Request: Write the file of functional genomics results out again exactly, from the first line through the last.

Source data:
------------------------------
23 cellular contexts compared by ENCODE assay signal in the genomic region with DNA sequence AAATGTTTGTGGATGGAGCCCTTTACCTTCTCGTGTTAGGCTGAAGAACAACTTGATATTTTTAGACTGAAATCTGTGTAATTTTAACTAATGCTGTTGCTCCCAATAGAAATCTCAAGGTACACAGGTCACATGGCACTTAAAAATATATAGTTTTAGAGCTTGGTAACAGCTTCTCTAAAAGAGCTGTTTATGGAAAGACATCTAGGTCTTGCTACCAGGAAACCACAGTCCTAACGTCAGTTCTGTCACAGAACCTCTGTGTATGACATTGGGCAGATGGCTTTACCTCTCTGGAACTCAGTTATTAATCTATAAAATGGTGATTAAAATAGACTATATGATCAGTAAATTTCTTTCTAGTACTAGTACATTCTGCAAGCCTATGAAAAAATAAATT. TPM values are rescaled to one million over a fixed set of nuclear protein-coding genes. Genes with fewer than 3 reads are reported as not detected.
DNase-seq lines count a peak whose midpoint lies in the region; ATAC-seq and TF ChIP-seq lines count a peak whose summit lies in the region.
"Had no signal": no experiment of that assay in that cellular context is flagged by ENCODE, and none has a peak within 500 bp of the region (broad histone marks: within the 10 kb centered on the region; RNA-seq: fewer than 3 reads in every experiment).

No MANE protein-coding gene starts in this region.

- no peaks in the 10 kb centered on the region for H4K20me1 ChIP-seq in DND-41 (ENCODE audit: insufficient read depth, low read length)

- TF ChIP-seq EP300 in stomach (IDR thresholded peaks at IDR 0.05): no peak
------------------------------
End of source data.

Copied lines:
23 cellular contexts compared by ENCODE assay signal in the genomic region with DNA sequence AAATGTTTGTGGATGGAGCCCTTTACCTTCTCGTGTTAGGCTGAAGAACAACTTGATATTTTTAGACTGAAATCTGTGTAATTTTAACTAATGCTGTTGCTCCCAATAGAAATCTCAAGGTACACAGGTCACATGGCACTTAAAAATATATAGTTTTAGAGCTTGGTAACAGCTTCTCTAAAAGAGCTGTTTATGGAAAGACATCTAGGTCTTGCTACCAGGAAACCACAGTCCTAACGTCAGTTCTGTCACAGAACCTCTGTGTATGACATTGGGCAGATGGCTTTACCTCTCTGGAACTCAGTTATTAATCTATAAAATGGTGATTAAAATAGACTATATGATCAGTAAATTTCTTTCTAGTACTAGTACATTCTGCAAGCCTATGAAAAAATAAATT. TPM values are rescaled to one million over a fixed set of nuclear protein-coding genes. Genes with fewer than 3 reads are reported as not detected.
DNase-seq lines count a peak whose midpoint lies in the region; ATAC-seq and TF ChIP-seq lines count a peak whose summit lies in the region.
"Had no signal": no experiment of that assay in that cellular context is flagged by ENCODE, and none has a peak within 500 bp of the region (broad histone marks: within the 10 kb centered on the region; RNA-seq: fewer than 3 reads in every experiment).

No MANE protein-coding gene starts in this region.

- no peaks in the 10 kb centered on the region for H4K20me1 ChIP-seq in DND-41 (ENCODE audit: insufficient read depth, low read length)

- TF ChIP-seq EP300 in stomach (IDR thresholded peaks at IDR 0.05): no peak